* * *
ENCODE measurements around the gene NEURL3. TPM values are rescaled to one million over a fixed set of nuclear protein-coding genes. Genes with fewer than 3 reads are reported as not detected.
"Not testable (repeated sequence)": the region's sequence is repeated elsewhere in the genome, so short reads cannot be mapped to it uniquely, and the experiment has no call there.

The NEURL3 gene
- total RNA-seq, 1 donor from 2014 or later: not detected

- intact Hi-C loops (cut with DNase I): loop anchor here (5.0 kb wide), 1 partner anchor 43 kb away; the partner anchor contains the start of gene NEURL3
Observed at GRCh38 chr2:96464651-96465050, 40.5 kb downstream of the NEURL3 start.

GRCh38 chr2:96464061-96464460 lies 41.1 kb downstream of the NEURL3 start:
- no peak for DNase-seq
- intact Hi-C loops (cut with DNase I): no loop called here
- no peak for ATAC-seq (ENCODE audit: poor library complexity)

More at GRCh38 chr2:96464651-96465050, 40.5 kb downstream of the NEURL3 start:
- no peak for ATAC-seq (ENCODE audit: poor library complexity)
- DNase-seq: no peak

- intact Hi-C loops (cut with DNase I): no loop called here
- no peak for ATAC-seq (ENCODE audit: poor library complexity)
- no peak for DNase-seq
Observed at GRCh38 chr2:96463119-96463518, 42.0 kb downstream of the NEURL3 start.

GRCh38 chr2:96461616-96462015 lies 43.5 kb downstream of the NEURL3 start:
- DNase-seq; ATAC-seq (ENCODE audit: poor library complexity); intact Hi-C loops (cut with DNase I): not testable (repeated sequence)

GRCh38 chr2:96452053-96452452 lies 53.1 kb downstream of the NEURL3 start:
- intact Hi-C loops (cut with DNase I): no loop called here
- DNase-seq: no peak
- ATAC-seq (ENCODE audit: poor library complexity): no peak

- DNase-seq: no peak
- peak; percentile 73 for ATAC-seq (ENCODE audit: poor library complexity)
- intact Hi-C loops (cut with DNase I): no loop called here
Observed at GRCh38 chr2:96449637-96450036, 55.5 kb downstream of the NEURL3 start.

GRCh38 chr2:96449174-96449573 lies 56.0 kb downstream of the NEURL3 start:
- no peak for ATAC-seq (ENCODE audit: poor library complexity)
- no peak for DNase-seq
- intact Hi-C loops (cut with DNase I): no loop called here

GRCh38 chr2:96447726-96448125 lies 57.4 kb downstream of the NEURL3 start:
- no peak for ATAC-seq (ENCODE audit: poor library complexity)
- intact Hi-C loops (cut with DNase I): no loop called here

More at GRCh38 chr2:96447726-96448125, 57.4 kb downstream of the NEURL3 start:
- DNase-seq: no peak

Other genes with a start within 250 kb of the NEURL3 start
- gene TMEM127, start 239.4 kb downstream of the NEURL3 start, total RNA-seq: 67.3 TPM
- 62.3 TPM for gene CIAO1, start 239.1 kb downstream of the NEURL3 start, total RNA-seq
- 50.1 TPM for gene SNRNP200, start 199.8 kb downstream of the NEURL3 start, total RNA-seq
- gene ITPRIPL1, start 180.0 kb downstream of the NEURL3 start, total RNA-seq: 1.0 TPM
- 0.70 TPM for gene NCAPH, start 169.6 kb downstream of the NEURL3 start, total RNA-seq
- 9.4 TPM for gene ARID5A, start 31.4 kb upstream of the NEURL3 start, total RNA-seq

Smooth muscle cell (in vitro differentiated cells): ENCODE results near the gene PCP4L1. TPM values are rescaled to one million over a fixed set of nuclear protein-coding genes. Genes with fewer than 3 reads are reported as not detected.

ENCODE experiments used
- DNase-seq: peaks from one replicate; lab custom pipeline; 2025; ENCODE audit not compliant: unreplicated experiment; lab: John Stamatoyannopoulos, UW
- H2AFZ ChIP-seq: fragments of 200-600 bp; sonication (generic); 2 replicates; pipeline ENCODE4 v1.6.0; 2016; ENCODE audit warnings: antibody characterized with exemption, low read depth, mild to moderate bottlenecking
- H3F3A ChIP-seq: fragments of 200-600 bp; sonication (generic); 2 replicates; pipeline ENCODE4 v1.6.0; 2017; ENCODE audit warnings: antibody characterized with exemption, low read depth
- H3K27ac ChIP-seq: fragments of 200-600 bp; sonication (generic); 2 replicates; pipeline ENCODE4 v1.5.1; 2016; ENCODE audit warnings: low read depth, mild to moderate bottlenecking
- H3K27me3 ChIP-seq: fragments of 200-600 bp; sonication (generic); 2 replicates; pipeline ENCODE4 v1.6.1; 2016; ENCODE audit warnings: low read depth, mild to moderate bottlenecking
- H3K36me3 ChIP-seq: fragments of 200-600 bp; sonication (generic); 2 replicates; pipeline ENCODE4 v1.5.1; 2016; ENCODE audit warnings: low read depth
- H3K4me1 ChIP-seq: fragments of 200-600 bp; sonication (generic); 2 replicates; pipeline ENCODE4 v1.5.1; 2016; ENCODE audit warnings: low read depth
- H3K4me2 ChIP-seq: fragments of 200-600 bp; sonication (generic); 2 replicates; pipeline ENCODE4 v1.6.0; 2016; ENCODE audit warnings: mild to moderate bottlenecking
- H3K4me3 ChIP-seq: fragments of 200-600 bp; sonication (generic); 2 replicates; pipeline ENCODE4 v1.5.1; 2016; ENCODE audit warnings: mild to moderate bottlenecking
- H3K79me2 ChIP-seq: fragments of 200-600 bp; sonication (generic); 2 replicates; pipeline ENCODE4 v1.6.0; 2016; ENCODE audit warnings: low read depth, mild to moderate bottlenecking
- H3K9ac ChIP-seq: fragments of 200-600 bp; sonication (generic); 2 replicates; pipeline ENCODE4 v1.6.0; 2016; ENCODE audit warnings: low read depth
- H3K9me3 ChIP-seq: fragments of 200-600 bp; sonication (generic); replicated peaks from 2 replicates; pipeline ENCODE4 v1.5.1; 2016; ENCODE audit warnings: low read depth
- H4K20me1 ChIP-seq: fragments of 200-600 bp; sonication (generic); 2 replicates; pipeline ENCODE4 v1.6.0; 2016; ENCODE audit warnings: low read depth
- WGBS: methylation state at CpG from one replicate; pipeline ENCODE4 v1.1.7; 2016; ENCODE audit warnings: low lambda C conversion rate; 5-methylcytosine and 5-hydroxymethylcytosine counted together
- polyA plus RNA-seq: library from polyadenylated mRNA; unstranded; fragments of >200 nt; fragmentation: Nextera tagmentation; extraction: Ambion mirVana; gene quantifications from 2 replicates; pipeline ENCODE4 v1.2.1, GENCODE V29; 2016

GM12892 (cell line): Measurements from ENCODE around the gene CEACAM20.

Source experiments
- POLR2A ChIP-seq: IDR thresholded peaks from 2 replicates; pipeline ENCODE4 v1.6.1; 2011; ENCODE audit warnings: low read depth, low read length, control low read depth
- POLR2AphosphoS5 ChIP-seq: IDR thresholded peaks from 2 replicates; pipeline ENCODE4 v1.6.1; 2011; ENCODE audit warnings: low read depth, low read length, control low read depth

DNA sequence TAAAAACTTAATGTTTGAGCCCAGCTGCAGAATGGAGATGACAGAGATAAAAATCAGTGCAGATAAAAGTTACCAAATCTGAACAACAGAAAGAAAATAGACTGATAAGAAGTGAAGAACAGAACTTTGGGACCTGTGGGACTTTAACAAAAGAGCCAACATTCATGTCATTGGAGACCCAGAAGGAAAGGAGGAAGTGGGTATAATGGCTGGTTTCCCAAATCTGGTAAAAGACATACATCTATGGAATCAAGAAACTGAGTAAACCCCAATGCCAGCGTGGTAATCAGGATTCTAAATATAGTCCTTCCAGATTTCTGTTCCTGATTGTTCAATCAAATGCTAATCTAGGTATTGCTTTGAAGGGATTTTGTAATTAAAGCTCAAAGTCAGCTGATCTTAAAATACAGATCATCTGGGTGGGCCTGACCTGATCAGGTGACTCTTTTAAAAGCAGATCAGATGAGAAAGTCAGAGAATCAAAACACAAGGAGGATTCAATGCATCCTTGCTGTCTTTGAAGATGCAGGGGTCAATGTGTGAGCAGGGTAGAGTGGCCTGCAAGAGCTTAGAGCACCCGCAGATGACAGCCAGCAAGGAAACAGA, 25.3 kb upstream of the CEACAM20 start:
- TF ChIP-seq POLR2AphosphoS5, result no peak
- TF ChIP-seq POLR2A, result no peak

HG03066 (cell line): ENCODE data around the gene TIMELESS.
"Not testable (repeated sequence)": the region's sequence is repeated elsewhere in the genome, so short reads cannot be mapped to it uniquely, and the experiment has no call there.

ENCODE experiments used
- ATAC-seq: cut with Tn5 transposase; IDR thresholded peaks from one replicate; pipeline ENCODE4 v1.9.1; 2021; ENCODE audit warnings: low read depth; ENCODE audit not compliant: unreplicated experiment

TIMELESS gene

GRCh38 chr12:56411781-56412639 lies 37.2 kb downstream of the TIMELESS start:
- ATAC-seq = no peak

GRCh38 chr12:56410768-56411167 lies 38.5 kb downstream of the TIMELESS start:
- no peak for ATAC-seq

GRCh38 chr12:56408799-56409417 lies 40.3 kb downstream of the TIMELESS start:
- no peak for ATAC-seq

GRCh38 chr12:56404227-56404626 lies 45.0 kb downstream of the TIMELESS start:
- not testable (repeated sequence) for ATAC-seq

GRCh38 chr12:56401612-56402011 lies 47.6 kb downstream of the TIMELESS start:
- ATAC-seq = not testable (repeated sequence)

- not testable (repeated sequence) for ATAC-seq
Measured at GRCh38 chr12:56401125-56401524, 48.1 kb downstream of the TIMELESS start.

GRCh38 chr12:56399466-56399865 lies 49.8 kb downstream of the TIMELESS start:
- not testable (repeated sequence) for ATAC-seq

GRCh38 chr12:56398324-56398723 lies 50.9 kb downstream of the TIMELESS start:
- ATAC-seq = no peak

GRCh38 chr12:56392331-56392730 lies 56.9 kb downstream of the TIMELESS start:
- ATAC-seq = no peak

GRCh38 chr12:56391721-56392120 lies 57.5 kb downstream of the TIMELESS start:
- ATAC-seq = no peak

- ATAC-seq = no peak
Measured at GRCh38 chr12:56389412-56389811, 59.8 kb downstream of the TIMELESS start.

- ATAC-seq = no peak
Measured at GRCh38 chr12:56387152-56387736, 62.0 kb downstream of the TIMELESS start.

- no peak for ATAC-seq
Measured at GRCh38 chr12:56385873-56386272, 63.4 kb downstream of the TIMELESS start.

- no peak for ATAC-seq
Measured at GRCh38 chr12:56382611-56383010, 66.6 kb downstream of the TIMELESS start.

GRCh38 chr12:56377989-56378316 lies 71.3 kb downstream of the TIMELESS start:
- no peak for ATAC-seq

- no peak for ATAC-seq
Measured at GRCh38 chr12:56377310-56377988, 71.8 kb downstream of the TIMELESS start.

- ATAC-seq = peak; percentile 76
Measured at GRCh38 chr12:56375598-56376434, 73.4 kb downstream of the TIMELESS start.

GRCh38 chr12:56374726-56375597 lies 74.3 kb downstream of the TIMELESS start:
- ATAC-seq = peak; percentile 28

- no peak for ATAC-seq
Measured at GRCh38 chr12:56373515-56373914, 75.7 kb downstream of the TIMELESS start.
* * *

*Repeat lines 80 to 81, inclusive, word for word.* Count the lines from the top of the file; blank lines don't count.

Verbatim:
- not testable (repeated sequence) for ATAC-seq

GRCh38 chr12:56401612-56402011 lies 47.6 kb downstream of the TIMELESS start: